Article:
As ATL – and EMFTVM – are used more in large scale settings, the need for tool integration with Continuous Integration (CI) environments rises. These environments typically rely on command line build tools, such as Ant or Maven, to create reproducable builds. IDE integration, such as for Eclipse or IntelliJ, isn’t helpful for creating a production build.
For ATL/EMFTVM, the current situation is that you have to check in the binary .emftvm files generated by your Eclipse IDE into your versioning system. The CI environment just uses these binaries as-is. This not only locks you into the Eclipse IDE, but also exposes the production build to local developer IDE misconfiguration (e.g. wrong ATL/EMFTVM version installed).
Other MDE tools, such as Acceleo and xText, have already realised this need, and provide Maven integration, for example. For its upcoming 4.0 release, ATL/EMFTVM will add support for standalone use of its Ant tasks, and also adds an
emftvm.compile task to the mix. These Ant tasks can also be used from Maven. A dedicated standalone jar file for the ATL/EMFTVM Ant tasks will be made available for this as part of the ATL build (so it will be updated together with each ATL release).
How to use?
The ATL/EMFTVM maven example on GitHub demonstrates how to use this standalone jar file. This example contains one ATL transformation module and one UML model:
In the example,
Example.atl is first compiled to
Example.emftvm bytecode, which is then executed on
Example.uml, which yields the same model with an added comment.
To use the new EMFTVM Ant tasks in a standalone Ant script, you must first load them:
The above Ant snippet assumes you’ve downloaded all required jars to a directory named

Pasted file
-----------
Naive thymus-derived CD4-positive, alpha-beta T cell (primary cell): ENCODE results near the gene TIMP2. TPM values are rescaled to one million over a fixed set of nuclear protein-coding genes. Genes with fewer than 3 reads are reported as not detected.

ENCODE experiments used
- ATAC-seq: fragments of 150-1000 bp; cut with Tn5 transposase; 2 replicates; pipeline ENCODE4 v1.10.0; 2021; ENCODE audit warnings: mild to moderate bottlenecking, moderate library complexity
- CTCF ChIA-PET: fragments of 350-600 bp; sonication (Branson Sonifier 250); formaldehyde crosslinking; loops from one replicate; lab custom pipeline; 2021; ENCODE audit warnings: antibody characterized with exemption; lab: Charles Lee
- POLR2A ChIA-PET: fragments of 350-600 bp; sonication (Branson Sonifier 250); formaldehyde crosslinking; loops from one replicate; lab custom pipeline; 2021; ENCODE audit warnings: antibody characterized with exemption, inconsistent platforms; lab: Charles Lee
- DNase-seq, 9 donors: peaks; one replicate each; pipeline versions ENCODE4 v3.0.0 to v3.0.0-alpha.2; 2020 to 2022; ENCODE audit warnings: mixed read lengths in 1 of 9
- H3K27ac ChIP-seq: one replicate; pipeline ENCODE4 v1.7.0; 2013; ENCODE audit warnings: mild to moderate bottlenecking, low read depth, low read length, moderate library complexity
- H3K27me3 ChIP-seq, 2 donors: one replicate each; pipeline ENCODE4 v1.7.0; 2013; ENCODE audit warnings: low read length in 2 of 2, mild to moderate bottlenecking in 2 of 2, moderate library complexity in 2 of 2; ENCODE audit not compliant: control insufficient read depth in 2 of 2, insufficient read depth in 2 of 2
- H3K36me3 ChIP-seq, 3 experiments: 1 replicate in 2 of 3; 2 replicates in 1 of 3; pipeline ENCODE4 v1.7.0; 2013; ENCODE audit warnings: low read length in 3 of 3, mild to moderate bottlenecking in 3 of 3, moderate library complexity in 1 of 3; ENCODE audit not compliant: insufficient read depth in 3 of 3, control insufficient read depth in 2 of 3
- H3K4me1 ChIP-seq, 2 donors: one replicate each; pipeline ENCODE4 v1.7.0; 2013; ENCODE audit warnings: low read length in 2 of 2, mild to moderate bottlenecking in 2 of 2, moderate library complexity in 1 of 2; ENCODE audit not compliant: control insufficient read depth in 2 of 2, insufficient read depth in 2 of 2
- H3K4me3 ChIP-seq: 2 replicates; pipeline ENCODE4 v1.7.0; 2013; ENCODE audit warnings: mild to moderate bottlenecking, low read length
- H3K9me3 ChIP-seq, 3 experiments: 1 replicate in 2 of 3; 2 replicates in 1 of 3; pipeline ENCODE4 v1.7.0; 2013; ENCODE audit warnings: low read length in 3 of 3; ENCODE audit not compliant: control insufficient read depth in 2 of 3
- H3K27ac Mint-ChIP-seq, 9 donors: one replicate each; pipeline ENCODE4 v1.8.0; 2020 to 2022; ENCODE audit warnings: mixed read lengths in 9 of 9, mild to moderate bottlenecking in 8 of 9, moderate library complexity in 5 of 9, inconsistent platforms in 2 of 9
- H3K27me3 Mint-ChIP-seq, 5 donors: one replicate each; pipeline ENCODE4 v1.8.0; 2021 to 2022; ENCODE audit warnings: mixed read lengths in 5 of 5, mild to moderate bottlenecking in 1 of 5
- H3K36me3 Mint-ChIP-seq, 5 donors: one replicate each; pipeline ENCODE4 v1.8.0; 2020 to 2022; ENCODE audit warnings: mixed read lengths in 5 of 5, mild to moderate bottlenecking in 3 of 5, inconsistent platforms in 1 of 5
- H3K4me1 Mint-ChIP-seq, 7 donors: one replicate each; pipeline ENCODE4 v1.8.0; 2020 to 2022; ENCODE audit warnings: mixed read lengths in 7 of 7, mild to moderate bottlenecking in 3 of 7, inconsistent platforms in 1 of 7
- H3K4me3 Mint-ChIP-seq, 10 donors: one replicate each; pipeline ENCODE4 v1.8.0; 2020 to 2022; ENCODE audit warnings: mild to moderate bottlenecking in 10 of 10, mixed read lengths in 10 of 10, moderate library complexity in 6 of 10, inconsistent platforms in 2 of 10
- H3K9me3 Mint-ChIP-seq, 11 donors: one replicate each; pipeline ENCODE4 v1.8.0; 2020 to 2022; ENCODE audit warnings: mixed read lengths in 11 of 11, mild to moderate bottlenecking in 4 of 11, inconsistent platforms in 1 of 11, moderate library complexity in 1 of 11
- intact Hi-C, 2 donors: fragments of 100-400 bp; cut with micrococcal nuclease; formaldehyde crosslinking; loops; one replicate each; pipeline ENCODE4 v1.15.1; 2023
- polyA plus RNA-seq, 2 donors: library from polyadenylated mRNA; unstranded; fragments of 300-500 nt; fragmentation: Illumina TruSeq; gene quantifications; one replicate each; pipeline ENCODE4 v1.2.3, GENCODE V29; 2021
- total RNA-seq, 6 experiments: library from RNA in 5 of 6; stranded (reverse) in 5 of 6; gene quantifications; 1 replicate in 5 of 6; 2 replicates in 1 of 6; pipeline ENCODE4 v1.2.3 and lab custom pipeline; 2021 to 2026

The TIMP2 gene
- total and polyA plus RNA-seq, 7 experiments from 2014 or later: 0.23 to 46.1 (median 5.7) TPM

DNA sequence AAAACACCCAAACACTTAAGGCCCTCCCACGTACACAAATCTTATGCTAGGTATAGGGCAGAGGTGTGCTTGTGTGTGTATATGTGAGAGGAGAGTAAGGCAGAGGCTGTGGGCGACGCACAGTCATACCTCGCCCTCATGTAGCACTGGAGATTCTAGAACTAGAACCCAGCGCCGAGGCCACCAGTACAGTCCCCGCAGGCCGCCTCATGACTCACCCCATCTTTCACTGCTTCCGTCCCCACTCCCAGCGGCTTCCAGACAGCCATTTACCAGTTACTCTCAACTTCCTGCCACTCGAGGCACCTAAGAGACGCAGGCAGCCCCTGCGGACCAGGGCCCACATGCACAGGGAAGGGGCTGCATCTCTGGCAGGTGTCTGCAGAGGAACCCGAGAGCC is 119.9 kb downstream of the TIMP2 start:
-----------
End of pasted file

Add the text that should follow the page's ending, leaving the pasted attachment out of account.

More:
target/lib. You can then use any of the following Ant tasks:
These Ant tasks are explained in detail on the ATL/EMFTVM wiki page. The
emftvm.registerMetamodel task is intended for standalone use only, as normally Eclipse takes care of this already: metamodels are installed as plug-ins, and register themselves. The example build.xml file shows you how to put things together, and also includes a handy
get task to download the required jar files into
In Maven, you can use the maven-antrun-plugin to use the same Ant tasks. Downloading dependencies will be a bit easier, as they are available in Maven repositories. Just add an extra plugin repository, and you’re set:
Now you can add a
plugin section to the
build section of your POM file:
This time, the Ant
taskdef task can just refer to the Maven plugin classpath. Note that the (maven plugin) dependencies are collapsed; this contains the list of required jar files: see the full POM file for details.
This post has shown how to use ATL/EMFTVM outside its Eclipse IDE cocoon in the form of Ant tasks, and a Maven build step via the maven-antrun-plugin. This can help you to loosen the dependency on your Eclipse IDE, at least for build purposes. Also, you no longer need to commit automatically derived resources, such as EMFTVM byte code, or generated models, to your versioning system.
At HealthConnect/Corilus, we used this for exactly these reasons: people can edit ATL files with their preferred IDE or text editor (even if Eclipse provides the best tooling, of course ;-)). In any case, they no longer need to switch IDE when doing a small edit on an ATL file, amidst all other Java, XML, YML, etc. edits.
But the main advantage is in branching and merging (or cherrypicking), where generated artifacts nearly always cause merge conflicts. By not having to commit these generated artifacts anymore, they can no longer cause merge conflicts. Our Jenkins CI server can now generate the ATL/EMFTVM artifacts – byte code and models – by itself. That being said: committing generated source code can be a good thing, especially if you’re the maintainer of the code generator – or you’re dealing with some sort of merging code generator on top of hand-written code – as it enables you to review the generator output.